With summer just weeks away, you may be hatching a plan to build up your team for the busy season. And what better way than to hire students looking to make a few bucks on their break from school?
Whether you’re new to hiring students or looking for a few shortcuts to make it a little easier on yourself this year, we’re happy to share a few good tricks for hiring seasonal employees.
Throw fun hiring events
Adding a few to your summer crew? Take a page out of Taco Bell’s hiring handbook and throw a recruitment party that appeals to younger job seekers.
Hiring events are a great way to stand out among other businesses looking for summer help in the area. And if you make the event unique and create a buzz on social media, you can attract more candidates.
(Taco Bell spiced their event up with free Nacho Fries and Watermelon Freezes, party games such as Taco Bell trivia, Instagram-worthy photo ops, and even signing bonuses in the form of gift cards for those who accepted a job on the spot.)
Be sure to have a designated application booth. Set up a few tablets for candidates to input their information. And make it easy by not requiring them to bring an application or apply online beforehand.
Partner with local schools
Many high schools and colleges have career centers that allow you to post available summer jobs. And if you want to classify your seasonal work as an internship, you can take part in a student-learner internship program.
Student learner programs are often coordinated through high schools and trade associations. And, in some cases, you may qualify to pay the student 75% of the state minimum wage for part-time work.
Reach out to your local high school, community college, or trade school to find the program that works best for your business. The organization will walk you through the steps to meet the student’s curriculum needs.
Post on specific job boards
It’s always a great idea to post your job description on the top sites like ZipRecruiter, Indeed, and Craigslist—which Homebase can do for you. And there are also a number of hiring sites tailored to students looking for seasonal part-time work.
A few great options include:
Tailor your interview process
If you’re hiring students who’ve never had a job before, your interview process should reflect that — after all, they likely have no idea what the process even looks like. Lay out the steps clearly when meeting with them. And prompt them to share examples from classes or extracurricular experiences to answer questions.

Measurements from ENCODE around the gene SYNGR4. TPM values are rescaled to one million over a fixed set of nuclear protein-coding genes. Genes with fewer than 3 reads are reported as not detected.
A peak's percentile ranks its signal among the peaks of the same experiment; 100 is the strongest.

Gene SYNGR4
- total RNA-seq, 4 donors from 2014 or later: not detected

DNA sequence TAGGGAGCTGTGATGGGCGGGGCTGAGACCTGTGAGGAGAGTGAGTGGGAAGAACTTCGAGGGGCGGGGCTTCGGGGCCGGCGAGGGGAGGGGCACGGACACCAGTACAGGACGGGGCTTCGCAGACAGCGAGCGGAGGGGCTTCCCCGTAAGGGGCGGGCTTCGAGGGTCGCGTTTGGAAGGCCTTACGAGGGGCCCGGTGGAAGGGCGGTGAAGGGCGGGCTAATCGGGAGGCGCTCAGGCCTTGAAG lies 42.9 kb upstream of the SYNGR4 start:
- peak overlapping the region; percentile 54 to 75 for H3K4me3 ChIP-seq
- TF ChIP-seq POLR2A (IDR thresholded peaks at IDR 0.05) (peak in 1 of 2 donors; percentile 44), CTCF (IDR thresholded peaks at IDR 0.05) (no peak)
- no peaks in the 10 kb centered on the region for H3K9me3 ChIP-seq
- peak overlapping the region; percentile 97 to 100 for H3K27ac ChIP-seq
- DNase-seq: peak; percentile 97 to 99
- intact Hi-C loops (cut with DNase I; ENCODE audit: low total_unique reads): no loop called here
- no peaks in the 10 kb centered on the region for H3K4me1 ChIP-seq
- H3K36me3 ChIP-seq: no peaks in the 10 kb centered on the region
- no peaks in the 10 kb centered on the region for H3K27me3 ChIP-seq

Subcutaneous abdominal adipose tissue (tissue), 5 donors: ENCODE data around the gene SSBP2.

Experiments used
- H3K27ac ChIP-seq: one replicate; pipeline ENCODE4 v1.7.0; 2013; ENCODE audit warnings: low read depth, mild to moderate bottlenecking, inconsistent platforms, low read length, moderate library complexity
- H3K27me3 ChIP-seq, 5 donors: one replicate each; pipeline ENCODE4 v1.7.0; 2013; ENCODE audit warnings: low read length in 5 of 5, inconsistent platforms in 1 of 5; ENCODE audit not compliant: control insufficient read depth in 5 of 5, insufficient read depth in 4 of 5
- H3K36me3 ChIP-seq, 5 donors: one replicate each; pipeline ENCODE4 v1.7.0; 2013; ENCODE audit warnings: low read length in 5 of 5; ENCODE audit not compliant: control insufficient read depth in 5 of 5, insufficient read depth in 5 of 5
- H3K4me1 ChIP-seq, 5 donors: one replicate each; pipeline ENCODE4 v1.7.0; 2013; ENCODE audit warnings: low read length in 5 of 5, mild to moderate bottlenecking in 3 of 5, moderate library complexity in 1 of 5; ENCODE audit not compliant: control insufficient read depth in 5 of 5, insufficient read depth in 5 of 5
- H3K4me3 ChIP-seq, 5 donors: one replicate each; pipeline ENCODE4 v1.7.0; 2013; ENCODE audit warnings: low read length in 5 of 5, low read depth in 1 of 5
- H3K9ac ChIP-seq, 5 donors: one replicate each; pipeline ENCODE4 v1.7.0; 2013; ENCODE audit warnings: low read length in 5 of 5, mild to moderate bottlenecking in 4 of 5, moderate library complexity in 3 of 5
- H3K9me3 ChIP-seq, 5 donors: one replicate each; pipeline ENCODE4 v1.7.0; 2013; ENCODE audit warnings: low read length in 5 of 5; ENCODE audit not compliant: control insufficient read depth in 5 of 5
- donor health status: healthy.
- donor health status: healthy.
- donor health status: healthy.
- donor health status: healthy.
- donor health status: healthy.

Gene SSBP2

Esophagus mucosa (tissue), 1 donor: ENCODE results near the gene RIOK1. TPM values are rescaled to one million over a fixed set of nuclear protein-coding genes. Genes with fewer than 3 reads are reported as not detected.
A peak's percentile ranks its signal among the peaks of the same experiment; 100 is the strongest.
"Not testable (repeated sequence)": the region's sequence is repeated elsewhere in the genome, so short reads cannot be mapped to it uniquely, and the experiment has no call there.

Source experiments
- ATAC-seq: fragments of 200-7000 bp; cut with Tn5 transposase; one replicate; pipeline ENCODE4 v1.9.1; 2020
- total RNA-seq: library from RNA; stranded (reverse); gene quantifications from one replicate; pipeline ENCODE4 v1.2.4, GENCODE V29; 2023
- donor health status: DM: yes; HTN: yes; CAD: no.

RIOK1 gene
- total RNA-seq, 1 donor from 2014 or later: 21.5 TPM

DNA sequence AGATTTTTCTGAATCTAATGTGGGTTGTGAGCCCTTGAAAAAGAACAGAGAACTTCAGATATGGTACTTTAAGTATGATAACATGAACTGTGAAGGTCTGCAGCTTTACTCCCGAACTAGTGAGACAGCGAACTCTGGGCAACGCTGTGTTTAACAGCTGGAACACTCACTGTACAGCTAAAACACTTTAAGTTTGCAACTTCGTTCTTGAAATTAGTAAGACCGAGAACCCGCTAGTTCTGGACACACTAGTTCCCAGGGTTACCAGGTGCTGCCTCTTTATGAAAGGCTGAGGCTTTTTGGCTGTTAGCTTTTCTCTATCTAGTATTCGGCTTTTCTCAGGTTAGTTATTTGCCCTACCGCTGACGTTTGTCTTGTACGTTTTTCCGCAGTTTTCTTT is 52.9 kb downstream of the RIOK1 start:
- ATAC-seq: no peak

Since there might not be any on-the-job experience, ask them about other skills (ones learned in school for example) that could be beneficial to the role. A few helpful questions include:
- How do you manage your time with studying and juggling multiple activities?
- How did you overcome a challenge during a group project?
- Have you ever disagreed with an instructor about your grades or performance evaluations? What were your reasons?
- How would your favorite (and least favorite) teacher describe you?
- What has been your biggest academic achievement?
Set clear expectations
If this is your new student employee’s first job, it’s important to lay out the guidelines and expectations as soon as possible. For example, they might not understand why you need them to show up on time for every shift, so provide a clear tardiness policy before their first day.
Set them up with a seasoned team member who can show them the ropes on things like running a cash register, cleaning, customer service, and more until they’re comfortable with working on their own.
Focus on leadership
Today’s summer employees can turn into tomorrow’s full-time team members, and according to our recent survey, job seekers value great leadership over anything else. Give your part-time employees a reason to keep coming back.
Learn more about how to be an effective leader in our article on how to give employees what they really want.
Even though it’s summertime, students will likely still have other obligations. Ask them about dates and times they’ll need off so you can schedule around them ahead of time.
For more advice on onboarding and being flexible with student employees, take a look at our article from Scentcerely Yours owners Rob and Susi Brocado on setting first-time team members up for success.
Brush up on child labor laws
Minor employees come with their own set of compliance rules around safety, work times and more. If you’ve never hired underage students, take a look at federal and state child labor laws before adding anyone under the age of 18 to your team roster.
If you need more help hiring employees, get started with Homebase hiring. We’ll post your job description on the leading sites and help you find the perfect candidate, and then we’ll streamline the onboarding process by sending your new employee a digital packet including all the necessary hiring forms.